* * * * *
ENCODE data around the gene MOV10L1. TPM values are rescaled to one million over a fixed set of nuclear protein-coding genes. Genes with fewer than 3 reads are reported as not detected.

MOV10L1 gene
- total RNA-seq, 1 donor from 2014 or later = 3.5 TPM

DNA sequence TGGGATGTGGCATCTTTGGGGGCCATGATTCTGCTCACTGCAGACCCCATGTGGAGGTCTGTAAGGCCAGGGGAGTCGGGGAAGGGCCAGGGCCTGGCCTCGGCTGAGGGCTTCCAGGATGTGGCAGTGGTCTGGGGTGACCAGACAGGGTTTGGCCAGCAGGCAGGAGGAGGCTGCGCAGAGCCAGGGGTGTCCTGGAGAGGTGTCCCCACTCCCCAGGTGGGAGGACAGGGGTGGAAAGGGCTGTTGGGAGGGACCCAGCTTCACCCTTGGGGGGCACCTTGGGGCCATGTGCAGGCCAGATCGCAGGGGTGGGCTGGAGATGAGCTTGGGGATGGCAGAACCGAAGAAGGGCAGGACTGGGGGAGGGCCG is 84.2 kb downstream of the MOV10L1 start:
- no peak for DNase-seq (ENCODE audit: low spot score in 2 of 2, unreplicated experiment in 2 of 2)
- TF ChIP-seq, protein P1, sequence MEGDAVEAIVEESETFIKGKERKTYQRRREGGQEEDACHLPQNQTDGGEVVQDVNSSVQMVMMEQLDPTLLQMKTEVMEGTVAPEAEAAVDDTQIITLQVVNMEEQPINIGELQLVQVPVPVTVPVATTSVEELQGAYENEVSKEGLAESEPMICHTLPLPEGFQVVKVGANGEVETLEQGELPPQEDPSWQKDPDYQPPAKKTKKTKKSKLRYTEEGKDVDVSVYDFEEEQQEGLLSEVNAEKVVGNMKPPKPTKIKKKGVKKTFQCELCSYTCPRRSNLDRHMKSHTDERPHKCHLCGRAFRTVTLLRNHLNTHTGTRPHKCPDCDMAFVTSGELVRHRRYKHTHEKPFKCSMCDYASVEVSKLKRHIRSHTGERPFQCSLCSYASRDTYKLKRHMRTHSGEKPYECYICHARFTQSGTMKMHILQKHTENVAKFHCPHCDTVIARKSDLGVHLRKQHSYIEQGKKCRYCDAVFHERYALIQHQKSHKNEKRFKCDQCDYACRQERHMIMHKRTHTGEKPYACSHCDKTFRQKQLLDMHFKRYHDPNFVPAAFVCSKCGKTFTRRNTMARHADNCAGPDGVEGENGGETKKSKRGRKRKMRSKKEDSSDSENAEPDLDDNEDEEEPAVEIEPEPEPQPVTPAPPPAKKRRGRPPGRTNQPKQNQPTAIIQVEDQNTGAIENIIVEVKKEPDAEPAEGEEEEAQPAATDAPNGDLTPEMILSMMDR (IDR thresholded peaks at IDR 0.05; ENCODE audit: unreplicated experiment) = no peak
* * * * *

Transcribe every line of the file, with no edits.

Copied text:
ENCODE data around the gene MOV10L1. TPM values are rescaled to one million over a fixed set of nuclear protein-coding genes. Genes with fewer than 3 reads are reported as not detected.

MOV10L1 gene
- total RNA-seq, 1 donor from 2014 or later = 3.5 TPM

DNA sequence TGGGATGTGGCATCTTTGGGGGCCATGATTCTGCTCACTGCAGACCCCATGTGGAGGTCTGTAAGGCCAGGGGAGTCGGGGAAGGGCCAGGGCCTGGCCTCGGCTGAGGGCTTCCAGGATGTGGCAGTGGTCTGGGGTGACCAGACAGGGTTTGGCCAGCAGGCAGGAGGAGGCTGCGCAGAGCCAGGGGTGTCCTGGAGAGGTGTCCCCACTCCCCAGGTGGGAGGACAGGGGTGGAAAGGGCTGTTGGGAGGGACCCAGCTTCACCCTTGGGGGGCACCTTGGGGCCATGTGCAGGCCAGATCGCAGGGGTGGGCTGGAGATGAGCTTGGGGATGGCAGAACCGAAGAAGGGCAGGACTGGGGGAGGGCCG is 84.2 kb downstream of the MOV10L1 start:
- no peak for DNase-seq (ENCODE audit: low spot score in 2 of 2, unreplicated experiment in 2 of 2)
- TF ChIP-seq, protein P1, sequence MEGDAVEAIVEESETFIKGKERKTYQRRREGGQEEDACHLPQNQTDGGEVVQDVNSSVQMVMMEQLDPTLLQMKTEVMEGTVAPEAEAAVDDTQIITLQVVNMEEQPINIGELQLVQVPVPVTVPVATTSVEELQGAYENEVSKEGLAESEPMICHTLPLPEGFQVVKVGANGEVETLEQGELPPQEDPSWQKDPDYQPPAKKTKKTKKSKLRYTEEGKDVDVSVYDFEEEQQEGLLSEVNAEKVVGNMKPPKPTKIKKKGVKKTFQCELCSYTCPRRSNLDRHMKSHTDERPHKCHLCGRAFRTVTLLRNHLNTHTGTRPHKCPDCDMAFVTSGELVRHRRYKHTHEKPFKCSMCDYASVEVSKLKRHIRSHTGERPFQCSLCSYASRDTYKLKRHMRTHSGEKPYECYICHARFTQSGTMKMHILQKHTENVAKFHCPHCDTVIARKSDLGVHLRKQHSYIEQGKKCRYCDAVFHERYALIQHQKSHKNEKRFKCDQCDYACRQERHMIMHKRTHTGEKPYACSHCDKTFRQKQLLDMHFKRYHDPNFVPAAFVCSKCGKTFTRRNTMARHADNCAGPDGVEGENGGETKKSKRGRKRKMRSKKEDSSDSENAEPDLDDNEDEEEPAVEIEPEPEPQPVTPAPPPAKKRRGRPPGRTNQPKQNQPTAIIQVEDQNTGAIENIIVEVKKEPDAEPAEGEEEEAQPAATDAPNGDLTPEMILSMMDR (IDR thresholded peaks at IDR 0.05; ENCODE audit: unreplicated experiment) = no peak